- Statement from the Electoral Reform Society for immediate release, Tuesday 7th April 2020.
- Forward planning: Wales to hold first live-broadcast ‘virtual Senedd’ this Wednesday – ERS Cymru comment/interviews available
The House of Commons authorities have agreed plans to move to a ‘virtual Parliament’ if necessary after recess, following calls from the ERS and a coalition of MPs.
Campaigners issued the call for a digital meeting of parliamentarians in March, after numbers able to attend the Palace of Westminster collapsed amid the coronavirus crisis. If MPs cannot meet in person, democracy organisations say MPs must be able to debate and vote remotely from isolation.
The new virtual Parliament plans are understood to require the consent of the Commons – which means the government must introduce a motion as soon as Parliament reconvenes. It is likely to require cross-party agreement to nod it through, the former House of Commons clerk has stated .
House of Commons Commission member Pete Wishart MP said ‘questions, statements and urgent questions [can all be] done remotely’ under the plans. It would be ‘a completely new way of conducting parliamentary business’, Mr Wishart said.
A statement on the Commons website  says authorities aim to get the system ready by the end of recess on April 21st. However, it is unclear whether MPs will be able to vote remotely, rather than just ask questions/debate – potentially side-lining voters’ representation.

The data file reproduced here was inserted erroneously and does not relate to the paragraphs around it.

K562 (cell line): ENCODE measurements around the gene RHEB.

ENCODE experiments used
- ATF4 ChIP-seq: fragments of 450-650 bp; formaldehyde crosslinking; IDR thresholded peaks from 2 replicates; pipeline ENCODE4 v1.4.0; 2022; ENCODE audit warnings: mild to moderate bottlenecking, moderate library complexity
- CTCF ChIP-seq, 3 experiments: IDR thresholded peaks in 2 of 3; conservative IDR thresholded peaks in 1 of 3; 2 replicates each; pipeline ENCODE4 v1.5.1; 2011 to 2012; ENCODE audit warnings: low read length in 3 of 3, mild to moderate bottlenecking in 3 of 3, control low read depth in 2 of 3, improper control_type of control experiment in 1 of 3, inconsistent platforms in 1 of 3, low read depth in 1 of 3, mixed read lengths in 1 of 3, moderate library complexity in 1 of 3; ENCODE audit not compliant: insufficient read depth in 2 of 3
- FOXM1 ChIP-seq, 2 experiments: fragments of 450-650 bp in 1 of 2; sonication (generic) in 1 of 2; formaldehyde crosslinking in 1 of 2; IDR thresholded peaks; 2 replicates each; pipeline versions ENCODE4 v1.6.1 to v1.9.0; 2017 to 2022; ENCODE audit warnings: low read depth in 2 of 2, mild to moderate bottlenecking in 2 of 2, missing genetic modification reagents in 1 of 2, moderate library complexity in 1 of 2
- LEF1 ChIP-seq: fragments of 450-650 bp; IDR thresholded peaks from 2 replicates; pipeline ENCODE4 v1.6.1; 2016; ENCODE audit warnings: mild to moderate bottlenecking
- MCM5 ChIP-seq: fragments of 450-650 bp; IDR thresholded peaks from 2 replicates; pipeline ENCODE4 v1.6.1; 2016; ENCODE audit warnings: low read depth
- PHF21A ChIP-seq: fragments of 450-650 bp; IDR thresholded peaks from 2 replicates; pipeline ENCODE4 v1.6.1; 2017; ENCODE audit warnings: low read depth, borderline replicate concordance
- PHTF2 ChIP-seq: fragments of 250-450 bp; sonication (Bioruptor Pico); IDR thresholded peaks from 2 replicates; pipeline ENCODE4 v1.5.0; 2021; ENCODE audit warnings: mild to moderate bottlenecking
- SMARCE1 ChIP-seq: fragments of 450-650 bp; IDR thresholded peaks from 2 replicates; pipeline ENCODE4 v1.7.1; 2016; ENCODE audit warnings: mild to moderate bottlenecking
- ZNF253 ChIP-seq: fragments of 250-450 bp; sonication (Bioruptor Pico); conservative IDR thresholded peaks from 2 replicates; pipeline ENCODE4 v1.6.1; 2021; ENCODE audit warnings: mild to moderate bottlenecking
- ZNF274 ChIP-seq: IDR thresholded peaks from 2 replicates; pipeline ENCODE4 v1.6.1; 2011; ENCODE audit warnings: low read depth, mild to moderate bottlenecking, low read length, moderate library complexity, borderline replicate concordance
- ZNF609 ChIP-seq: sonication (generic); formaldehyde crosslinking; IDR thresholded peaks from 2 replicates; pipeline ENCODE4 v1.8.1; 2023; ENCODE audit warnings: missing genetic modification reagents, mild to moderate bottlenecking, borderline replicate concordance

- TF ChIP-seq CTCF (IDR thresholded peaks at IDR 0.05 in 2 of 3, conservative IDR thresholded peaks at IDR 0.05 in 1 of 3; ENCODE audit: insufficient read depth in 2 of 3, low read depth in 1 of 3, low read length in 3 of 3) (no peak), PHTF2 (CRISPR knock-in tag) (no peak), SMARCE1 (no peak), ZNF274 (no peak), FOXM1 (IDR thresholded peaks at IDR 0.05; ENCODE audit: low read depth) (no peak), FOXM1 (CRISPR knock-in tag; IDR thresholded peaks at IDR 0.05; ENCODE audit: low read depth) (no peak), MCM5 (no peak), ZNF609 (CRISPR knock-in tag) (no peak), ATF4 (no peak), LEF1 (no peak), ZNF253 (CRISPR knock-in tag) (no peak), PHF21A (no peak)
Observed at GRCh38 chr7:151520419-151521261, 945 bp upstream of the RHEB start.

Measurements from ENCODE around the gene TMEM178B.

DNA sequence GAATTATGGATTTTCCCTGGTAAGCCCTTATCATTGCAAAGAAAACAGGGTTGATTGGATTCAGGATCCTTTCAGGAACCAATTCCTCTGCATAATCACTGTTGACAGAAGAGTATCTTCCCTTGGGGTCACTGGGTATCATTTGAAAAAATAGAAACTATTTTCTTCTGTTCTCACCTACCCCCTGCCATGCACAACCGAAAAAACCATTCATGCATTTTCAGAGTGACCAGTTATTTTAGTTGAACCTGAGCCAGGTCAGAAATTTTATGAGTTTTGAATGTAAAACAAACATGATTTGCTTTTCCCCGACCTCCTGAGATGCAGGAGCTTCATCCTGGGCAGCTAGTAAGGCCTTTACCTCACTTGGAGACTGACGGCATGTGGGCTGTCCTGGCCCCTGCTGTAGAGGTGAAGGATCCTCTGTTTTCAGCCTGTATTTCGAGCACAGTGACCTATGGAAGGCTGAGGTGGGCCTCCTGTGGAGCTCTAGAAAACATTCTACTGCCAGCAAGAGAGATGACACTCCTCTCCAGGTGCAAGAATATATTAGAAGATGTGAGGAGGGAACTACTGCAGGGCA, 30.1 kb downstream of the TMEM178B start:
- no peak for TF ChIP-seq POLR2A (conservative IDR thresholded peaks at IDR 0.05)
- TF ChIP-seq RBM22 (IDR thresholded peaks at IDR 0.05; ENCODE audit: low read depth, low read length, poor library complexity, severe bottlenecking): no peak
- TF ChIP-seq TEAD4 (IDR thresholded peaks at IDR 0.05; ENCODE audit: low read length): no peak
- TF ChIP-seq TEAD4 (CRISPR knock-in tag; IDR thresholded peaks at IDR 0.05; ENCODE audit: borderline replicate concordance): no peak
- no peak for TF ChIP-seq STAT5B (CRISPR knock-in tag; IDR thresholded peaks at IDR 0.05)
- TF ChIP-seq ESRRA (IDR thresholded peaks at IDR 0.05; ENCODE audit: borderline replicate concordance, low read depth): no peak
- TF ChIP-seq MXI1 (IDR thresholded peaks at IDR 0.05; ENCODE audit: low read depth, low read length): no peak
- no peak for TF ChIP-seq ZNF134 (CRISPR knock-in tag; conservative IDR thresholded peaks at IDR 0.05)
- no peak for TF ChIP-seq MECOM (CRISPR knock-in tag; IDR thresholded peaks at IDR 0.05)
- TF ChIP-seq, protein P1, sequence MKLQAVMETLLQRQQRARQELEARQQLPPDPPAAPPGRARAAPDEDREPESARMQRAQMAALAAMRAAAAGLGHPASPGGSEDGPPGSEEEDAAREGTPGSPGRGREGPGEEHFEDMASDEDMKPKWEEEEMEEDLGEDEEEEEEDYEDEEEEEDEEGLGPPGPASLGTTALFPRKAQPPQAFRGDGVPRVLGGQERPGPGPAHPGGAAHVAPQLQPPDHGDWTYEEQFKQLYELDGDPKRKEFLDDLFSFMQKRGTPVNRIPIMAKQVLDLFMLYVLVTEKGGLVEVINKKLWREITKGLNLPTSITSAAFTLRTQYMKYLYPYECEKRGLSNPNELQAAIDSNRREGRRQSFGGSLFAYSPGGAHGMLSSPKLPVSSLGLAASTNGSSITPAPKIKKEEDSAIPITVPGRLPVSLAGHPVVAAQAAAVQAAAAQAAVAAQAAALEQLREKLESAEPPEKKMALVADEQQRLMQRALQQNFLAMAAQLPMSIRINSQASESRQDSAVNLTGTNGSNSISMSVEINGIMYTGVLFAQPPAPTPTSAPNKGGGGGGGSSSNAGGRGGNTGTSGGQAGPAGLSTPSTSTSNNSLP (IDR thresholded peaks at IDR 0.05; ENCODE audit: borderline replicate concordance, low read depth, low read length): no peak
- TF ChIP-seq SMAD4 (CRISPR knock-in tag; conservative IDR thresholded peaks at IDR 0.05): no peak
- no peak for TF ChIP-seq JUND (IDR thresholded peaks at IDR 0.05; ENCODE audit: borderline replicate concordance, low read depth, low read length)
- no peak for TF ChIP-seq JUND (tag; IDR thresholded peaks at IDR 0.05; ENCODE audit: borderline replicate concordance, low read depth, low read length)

There are also growing calls for a Coronavirus Response Select Committee to meet digitally during recess, first proposed by the ERS  and following the cross-party model used in New Zealand. Standing Orders were changed to allow Select Committees to meet digitally during recess, after the ERS wrote to the Speaker last month.
Darren Hughes, Chief Executive of the Electoral Reform Society, said:
“It is clear that the coronavirus crisis is affecting all of us, and disrupting the foundations of our society. Our thoughts go out to the Prime Minister and his family at this desperate time.
“The safety of everyone has to be number one. That means no one should be pressured to go into work – MPs among them. It is welcome that the Commons authorities are responding to calls for a ‘virtual Parliament’ with both speed and diligence.
“Scrutiny must continue as life-changing decisions continue to be made every day. That means Parliament must adapt to return this month and convene digitally – ensuring voters’ concerns from across the country are heard and properly represented at this urgent hour.
“It is essential that MPs are not just able to contribute from isolation but vote too, learning from the experiences of other parliaments that are already allowing this to happen. We look forward to seeing these plans develop to ensure democracy and good governance doesn’t disappear when we need it most.
“Government and opposition must work together to put these vital plans for a virtual Parliament into action – for the sake of MPs, staff and the country as a whole.”
Notes to Editors
Forward planning: Wales to hold first live-broadcast ‘virtual Senedd’ this Wednesday – ERS Cymru comment/interviews available
Politico report that Lords Speaker Norman Fowler wrote to all peers last night setting out how an oral questions session might work online:
“Oral questions pose particular challenges, and if we are to open participation up to all members, we will have to change how we work,” he warned. “The questioner and the minister would have to be willing to participate via video link, and a pre-selected list of supplementary questioners would have to be drawn up, much like a speakers’ list for debates. This would allow participants to make arrangements to participate remotely and seek IT guidance in advance, should that be required.” Former BBC chief (and crossbench peer) John Birt has agreed to advise Fowler on how best to proceed with the digital plans.
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